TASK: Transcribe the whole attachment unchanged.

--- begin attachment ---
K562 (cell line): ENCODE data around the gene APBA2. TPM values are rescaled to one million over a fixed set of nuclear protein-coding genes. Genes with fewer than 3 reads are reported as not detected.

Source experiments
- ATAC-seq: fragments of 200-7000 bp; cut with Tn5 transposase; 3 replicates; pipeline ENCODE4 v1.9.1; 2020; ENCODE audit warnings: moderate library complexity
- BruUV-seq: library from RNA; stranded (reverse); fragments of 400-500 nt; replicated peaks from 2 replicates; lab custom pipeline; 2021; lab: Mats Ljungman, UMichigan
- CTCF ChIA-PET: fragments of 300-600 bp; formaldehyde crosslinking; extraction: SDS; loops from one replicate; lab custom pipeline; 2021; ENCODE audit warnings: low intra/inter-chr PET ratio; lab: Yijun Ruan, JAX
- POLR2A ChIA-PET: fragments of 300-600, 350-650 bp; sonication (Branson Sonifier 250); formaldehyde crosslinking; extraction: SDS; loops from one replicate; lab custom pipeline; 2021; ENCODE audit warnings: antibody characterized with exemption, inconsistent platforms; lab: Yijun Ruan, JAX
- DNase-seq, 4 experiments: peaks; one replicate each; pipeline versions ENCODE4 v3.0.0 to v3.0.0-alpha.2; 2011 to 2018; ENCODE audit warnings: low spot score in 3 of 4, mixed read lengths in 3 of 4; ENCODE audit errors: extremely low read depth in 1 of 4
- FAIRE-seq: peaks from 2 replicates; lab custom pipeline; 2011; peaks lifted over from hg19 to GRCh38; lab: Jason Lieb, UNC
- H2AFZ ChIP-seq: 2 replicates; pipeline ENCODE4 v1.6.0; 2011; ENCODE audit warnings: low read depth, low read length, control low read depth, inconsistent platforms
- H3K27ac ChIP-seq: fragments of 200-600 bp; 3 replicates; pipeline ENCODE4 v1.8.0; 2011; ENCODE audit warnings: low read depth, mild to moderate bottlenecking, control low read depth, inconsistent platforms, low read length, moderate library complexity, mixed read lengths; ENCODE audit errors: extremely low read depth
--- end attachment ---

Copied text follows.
K562 (cell line): ENCODE data around the gene APBA2. TPM values are rescaled to one million over a fixed set of nuclear protein-coding genes. Genes with fewer than 3 reads are reported as not detected.

Source experiments
- ATAC-seq: fragments of 200-7000 bp; cut with Tn5 transposase; 3 replicates; pipeline ENCODE4 v1.9.1; 2020; ENCODE audit warnings: moderate library complexity
- BruUV-seq: library from RNA; stranded (reverse); fragments of 400-500 nt; replicated peaks from 2 replicates; lab custom pipeline; 2021; lab: Mats Ljungman, UMichigan
- CTCF ChIA-PET: fragments of 300-600 bp; formaldehyde crosslinking; extraction: SDS; loops from one replicate; lab custom pipeline; 2021; ENCODE audit warnings: low intra/inter-chr PET ratio; lab: Yijun Ruan, JAX
- POLR2A ChIA-PET: fragments of 300-600, 350-650 bp; sonication (Branson Sonifier 250); formaldehyde crosslinking; extraction: SDS; loops from one replicate; lab custom pipeline; 2021; ENCODE audit warnings: antibody characterized with exemption, inconsistent platforms; lab: Yijun Ruan, JAX
- DNase-seq, 4 experiments: peaks; one replicate each; pipeline versions ENCODE4 v3.0.0 to v3.0.0-alpha.2; 2011 to 2018; ENCODE audit warnings: low spot score in 3 of 4, mixed read lengths in 3 of 4; ENCODE audit errors: extremely low read depth in 1 of 4
- FAIRE-seq: peaks from 2 replicates; lab custom pipeline; 2011; peaks lifted over from hg19 to GRCh38; lab: Jason Lieb, UNC
- H2AFZ ChIP-seq: 2 replicates; pipeline ENCODE4 v1.6.0; 2011; ENCODE audit warnings: low read depth, low read length, control low read depth, inconsistent platforms
- H3K27ac ChIP-seq: fragments of 200-600 bp; 3 replicates; pipeline ENCODE4 v1.8.0; 2011; ENCODE audit warnings: low read depth, mild to moderate bottlenecking, control low read depth, inconsistent platforms, low read length, moderate library complexity, mixed read lengths; ENCODE audit errors: extremely low read depth